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We like our Roombas polite and calm

We're happier with our robot vacuum cleaners when they show some character, say researchers from the Netherlands. But they have to have the right traits.

prototype robot vacuum cleaner asks for help
This prototype robot vacuum cleaner shows off its calm, cooperative personality by stopping, blinking its light, and making a sound to indicate it needs help. Video screenshot by Eric Smalley/CNET

Add personality to the list of must-have robot vacuum cleaner features. Turns out that showing some emotion makes you a better service robot, even if you're just a motorized disc that cleans floors for a living.

Researchers from Delft University of Technology in The Netherlands determined the personality traits (PDF) that people want to see in a robo-vac, then figured out how to make it display those traits using motion, sound, and lights.

People successfully identified the traits in a video of a fake robo-vac (a remote control box on wheels) going through the motions (see the video below).

People readily anthropomorphize objects, and Robo-vac makers can make their products more predictable by deliberately pulling our strings, according to the researchers, adding that if we know what our little helpers are doing and how they're likely to react, we're more satisfied.

The research is from late last year, but IEEE Spectrum's Evan Ackerman brought it to our attention today, pointing out the importance of robo-vacs' perceived behavior:

It's not just that it's possible to create a robot with a personality, but what's relevant is it actually makes a difference to the end user. This is a more important point than you might think; by way of example, consider the difference between the iRobot Roomba and the Neato XV-11. Which one of these vacuums cleans better is certainly up for debate (and we've debated it), but as we've pointed out in the past, iRobot has a perception problem with their pseudo-random method of cleaning versus the Neato's straight line technique. The XV-11 just seems smarter to people, whether or not it actually does a better job, and that makes a difference when people are deciding what vacuum they want to buy.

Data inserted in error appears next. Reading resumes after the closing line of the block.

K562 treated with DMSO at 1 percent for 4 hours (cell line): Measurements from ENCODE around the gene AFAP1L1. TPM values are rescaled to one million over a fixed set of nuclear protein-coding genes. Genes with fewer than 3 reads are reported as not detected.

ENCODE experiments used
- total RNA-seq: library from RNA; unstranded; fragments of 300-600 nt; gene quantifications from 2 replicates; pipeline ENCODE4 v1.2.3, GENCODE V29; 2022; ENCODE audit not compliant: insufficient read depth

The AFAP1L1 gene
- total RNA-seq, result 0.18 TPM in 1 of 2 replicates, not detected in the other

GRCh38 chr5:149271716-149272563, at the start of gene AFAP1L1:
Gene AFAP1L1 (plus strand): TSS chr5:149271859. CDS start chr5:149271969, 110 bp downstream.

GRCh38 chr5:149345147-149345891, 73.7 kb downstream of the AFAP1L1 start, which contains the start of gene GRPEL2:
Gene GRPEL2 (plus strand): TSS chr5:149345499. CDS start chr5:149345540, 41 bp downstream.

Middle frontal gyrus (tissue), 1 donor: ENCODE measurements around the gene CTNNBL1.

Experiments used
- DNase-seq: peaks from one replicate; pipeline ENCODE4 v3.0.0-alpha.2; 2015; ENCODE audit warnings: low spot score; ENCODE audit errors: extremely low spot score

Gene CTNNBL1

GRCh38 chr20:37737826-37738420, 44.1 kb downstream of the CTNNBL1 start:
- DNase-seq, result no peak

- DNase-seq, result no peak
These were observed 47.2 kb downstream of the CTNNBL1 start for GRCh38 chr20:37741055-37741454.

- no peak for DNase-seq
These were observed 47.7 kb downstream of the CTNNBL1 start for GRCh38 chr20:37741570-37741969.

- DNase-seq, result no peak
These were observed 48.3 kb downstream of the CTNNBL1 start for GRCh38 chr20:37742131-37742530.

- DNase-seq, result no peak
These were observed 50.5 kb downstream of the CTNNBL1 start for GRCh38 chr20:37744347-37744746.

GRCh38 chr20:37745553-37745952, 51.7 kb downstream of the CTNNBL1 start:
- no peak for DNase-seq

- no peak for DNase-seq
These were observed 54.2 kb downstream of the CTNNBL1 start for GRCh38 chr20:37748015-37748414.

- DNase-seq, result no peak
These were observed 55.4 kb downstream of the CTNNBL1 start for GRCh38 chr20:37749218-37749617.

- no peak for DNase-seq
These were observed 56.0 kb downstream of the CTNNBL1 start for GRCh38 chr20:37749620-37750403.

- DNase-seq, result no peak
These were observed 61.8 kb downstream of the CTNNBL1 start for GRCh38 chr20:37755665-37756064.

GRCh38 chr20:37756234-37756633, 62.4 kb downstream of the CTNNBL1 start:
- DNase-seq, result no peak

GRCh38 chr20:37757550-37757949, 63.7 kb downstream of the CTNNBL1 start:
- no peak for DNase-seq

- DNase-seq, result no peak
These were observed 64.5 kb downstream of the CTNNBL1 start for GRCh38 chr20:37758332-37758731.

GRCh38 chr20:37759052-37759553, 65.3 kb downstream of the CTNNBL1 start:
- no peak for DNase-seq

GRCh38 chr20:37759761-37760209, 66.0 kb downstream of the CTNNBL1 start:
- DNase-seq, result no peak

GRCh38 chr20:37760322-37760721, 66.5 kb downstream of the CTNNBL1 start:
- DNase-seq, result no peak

So what are the preferred robo-vac personality traits? The folks who went through the test wanted robot vacuums to be calm, in control of the situation, cooperative, efficient, polite, systematic, and to like routines.

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Those first three traits look to me like prerequisites for any robot behavior. Who wants a robot, however small and menial, to be wild, out of control, and uncooperative? I'm not sure about the liking routines part, though. Do you ever find yourself wondering whether your vacuum cleaner likes what it's doing? Me neither.